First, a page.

European Union, England, USA, and some Far East central banks are each injecting a total of 180(?) billion dollars to try to mitigate financial markets worries. It is apparent, due to this injection, international liquidity trap and credit crunch crises are simultaneously occurring. This is confirmed by announcement that reason for injection of huge amounts of cash into financial systems around world: To convince banks to lend money! Unfortunately for USA, both for credit crunch and liquidity crisis this is pushing a rope. FTC, SEC, FBI nor Justice Department have not warned of any of these difficulties in any business in any financial sector. This debacle has been ongoing for over a year and no clear explanatory information has been offered.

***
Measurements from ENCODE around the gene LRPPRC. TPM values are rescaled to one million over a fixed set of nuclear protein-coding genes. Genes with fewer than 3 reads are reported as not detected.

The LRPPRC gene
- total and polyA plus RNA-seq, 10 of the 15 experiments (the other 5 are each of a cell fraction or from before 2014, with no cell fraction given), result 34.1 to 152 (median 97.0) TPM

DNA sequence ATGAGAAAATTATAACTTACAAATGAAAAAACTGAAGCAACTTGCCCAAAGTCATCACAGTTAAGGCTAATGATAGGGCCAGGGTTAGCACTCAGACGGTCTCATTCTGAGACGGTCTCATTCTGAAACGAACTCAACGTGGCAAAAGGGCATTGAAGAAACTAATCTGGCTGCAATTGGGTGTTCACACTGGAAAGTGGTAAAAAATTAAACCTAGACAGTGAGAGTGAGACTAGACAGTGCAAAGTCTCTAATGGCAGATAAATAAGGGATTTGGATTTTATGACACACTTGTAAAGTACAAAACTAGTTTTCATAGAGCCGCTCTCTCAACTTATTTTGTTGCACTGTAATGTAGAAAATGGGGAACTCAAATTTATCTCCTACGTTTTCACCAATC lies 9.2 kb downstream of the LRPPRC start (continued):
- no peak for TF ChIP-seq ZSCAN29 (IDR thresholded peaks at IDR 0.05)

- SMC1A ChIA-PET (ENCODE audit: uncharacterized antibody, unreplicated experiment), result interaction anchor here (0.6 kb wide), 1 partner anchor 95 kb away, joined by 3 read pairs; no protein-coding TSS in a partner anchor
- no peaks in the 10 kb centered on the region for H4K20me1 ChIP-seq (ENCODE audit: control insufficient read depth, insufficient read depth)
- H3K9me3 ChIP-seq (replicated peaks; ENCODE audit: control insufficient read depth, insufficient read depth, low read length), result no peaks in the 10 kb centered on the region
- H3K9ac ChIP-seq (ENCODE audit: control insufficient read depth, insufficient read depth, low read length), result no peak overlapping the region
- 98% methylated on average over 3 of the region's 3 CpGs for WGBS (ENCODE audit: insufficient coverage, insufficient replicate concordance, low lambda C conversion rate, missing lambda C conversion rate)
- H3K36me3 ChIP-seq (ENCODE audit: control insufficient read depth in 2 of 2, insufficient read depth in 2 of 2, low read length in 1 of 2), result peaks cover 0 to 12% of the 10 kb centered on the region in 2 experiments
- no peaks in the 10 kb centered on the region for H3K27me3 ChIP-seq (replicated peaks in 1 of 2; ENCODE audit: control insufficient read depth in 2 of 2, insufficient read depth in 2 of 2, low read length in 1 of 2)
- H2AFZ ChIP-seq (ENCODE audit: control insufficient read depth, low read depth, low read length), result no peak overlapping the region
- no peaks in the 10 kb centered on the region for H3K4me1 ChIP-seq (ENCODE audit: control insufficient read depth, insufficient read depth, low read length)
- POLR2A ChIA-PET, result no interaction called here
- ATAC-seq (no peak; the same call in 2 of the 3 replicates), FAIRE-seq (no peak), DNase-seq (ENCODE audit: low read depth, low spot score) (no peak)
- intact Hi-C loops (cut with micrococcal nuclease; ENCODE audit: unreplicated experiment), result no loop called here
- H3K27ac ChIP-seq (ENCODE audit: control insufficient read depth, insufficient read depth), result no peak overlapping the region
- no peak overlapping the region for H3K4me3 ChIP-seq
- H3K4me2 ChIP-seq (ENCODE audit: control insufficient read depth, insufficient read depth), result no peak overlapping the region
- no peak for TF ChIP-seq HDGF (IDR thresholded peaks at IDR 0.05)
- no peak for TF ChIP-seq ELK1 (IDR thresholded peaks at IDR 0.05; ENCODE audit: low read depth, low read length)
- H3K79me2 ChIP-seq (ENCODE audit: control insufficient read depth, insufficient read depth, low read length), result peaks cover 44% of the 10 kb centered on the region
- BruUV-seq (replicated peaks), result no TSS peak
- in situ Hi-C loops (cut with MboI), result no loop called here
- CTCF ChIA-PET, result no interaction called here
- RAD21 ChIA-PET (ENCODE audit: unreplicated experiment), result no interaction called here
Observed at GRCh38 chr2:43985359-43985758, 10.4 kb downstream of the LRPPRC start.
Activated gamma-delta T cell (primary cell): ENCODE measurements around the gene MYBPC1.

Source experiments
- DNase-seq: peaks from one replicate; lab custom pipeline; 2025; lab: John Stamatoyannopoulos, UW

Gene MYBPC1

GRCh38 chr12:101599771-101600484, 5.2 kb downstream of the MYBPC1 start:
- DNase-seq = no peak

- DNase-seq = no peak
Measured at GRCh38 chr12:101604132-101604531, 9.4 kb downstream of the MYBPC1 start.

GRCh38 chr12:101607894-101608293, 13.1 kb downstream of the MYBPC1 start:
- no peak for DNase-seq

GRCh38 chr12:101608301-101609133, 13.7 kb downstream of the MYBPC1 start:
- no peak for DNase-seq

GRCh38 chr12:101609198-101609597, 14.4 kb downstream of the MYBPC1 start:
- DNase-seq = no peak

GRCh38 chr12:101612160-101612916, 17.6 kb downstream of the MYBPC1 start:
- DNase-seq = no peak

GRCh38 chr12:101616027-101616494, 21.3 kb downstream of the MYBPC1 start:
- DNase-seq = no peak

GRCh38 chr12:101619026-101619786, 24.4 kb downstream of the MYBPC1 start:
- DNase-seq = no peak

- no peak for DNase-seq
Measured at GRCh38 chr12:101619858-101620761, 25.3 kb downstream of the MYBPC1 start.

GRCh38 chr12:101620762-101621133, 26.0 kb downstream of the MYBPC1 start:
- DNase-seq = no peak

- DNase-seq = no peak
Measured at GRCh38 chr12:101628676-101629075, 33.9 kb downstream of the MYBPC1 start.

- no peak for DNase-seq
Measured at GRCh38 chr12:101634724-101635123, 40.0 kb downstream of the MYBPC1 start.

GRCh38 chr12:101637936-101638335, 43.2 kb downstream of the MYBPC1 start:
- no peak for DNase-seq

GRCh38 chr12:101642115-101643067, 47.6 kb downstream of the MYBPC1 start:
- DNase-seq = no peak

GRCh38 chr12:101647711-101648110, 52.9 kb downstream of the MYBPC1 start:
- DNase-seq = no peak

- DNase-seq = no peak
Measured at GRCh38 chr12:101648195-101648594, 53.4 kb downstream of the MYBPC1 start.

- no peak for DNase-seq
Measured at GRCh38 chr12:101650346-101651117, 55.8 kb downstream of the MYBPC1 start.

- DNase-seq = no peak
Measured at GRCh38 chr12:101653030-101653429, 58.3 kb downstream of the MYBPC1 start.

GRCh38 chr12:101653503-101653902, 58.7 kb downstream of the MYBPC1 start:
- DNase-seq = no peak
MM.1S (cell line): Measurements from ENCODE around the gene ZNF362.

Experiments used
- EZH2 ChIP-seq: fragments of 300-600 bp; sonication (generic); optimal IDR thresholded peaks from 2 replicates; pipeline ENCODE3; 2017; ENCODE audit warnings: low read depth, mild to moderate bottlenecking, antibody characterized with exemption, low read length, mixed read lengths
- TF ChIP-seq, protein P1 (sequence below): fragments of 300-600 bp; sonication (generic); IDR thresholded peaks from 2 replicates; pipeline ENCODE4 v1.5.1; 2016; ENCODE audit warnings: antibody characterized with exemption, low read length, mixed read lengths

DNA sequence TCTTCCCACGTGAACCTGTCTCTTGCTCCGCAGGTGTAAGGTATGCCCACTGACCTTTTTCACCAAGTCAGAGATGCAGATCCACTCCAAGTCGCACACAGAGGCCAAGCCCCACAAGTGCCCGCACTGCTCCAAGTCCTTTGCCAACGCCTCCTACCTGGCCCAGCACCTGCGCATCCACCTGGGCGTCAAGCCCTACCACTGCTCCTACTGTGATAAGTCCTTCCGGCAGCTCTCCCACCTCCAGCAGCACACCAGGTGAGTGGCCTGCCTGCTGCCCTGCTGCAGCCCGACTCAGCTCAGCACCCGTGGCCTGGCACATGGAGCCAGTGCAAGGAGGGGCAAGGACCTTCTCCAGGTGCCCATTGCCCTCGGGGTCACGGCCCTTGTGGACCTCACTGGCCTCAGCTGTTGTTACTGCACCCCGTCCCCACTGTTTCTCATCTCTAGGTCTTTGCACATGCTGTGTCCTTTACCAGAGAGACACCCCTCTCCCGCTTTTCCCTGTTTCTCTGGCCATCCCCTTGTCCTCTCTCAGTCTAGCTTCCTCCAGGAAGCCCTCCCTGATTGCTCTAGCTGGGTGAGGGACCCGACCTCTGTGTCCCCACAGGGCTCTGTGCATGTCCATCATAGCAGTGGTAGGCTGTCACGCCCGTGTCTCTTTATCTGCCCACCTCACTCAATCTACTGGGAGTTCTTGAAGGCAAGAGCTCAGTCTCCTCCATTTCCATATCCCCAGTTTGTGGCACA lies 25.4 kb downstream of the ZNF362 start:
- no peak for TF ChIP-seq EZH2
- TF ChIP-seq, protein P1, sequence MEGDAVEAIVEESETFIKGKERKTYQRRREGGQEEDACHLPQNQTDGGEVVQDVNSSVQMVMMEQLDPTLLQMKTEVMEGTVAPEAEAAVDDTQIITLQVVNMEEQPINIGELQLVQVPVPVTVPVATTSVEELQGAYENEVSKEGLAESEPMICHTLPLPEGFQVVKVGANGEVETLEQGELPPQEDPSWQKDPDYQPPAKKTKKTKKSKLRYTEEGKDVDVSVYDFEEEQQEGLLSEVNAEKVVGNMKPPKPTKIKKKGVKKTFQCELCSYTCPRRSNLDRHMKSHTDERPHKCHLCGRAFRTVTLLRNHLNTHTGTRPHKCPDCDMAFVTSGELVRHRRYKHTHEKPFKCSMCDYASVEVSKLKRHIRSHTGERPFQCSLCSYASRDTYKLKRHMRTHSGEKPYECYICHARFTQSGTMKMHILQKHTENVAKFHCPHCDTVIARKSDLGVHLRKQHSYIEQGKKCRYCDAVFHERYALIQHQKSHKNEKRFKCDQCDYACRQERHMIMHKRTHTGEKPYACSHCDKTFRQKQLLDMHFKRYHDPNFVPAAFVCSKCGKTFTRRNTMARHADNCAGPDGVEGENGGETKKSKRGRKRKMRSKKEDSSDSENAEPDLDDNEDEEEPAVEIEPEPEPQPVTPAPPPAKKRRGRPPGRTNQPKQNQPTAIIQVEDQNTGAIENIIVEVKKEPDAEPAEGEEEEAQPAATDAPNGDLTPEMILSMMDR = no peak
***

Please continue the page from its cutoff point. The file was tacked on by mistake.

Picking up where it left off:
Silence here is an indicator of a deep, broad problem of serious nature and and an unwillingness to do anything to correct it. Situations like this are an opportunity to consolidate wealth into a smaller number of people. Only most wealthy will have opportunity to buy all or large portion of these bankrupt companies. Oh, how this fits the Bush persona!
Freddie and Fannie regulator gave each a clean bill of health two weeks before taking them over! This is prima facie information that public is being told falsehoods and vital information is being kept from general public. In eight years the regulators under Bush administration control did not figure out managers of Freddie and Fannie were lying about financial condition of our GSE. Are we to believe regulators are stupid and foolish, or just lazy? Or are they emasculated by President Bush’s executive orders and bullying?